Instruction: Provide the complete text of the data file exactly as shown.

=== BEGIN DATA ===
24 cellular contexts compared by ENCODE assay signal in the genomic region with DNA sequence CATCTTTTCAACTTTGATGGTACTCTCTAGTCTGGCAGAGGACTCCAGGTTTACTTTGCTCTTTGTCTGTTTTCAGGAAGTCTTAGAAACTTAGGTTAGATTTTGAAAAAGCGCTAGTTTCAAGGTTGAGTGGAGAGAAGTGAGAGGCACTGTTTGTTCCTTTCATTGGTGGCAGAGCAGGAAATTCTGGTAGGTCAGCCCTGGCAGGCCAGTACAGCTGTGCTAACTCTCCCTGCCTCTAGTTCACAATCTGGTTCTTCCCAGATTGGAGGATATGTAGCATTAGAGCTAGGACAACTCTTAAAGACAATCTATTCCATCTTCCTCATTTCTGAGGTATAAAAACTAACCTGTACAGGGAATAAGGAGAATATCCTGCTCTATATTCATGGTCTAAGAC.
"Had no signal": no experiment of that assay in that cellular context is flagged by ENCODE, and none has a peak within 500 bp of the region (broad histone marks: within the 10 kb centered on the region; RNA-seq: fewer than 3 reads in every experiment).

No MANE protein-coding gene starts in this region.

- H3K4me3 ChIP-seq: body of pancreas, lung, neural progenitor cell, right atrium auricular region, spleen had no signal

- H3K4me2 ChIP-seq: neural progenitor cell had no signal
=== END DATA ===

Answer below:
24 cellular contexts compared by ENCODE assay signal in the genomic region with DNA sequence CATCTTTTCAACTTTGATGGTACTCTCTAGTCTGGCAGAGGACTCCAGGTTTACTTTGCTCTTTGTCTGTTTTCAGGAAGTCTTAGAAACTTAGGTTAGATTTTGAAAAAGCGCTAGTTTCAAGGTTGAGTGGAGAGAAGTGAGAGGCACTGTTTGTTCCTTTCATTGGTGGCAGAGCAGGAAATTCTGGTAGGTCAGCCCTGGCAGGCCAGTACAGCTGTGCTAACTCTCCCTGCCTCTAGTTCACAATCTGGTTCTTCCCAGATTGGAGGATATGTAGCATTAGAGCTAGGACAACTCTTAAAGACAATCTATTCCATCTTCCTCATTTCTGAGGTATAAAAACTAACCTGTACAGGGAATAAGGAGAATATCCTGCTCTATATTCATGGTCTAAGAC.
"Had no signal": no experiment of that assay in that cellular context is flagged by ENCODE, and none has a peak within 500 bp of the region (broad histone marks: within the 10 kb centered on the region; RNA-seq: fewer than 3 reads in every experiment).

No MANE protein-coding gene starts in this region.

- H3K4me3 ChIP-seq: body of pancreas, lung, neural progenitor cell, right atrium auricular region, spleen had no signal

- H3K4me2 ChIP-seq: neural progenitor cell had no signal